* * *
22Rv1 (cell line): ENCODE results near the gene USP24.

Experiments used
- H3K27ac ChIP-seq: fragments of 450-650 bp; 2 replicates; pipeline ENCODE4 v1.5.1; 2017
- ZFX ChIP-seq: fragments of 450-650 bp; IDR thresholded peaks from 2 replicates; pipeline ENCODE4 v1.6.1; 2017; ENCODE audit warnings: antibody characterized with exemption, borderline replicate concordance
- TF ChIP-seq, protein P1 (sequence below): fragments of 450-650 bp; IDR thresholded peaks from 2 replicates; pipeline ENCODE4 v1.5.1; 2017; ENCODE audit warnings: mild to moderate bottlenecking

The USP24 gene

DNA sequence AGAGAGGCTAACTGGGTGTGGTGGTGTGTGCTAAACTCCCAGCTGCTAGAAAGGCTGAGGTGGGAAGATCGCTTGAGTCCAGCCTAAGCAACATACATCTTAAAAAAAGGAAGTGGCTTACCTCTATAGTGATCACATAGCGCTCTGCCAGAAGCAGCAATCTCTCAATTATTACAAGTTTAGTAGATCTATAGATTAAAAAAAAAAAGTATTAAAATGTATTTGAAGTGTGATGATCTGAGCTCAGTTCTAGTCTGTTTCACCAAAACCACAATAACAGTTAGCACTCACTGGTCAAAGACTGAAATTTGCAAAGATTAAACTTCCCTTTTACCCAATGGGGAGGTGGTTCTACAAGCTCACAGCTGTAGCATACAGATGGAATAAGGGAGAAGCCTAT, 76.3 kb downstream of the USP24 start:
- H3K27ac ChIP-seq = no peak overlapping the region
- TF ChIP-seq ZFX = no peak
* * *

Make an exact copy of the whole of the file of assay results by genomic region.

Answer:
22Rv1 (cell line): ENCODE results near the gene USP24.

Experiments used
- H3K27ac ChIP-seq: fragments of 450-650 bp; 2 replicates; pipeline ENCODE4 v1.5.1; 2017
- ZFX ChIP-seq: fragments of 450-650 bp; IDR thresholded peaks from 2 replicates; pipeline ENCODE4 v1.6.1; 2017; ENCODE audit warnings: antibody characterized with exemption, borderline replicate concordance
- TF ChIP-seq, protein P1 (sequence below): fragments of 450-650 bp; IDR thresholded peaks from 2 replicates; pipeline ENCODE4 v1.5.1; 2017; ENCODE audit warnings: mild to moderate bottlenecking

The USP24 gene

DNA sequence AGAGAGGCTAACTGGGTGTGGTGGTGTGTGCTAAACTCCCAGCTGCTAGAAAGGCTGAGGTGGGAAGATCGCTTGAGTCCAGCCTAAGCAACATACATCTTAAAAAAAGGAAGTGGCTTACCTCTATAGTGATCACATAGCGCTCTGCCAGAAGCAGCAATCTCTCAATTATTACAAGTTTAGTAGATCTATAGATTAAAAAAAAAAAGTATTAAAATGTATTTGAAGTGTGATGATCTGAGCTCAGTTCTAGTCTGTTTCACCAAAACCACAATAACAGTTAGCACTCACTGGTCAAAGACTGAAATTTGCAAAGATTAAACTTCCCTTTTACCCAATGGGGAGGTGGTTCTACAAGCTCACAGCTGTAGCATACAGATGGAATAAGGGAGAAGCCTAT, 76.3 kb downstream of the USP24 start:
- H3K27ac ChIP-seq = no peak overlapping the region
- TF ChIP-seq ZFX = no peak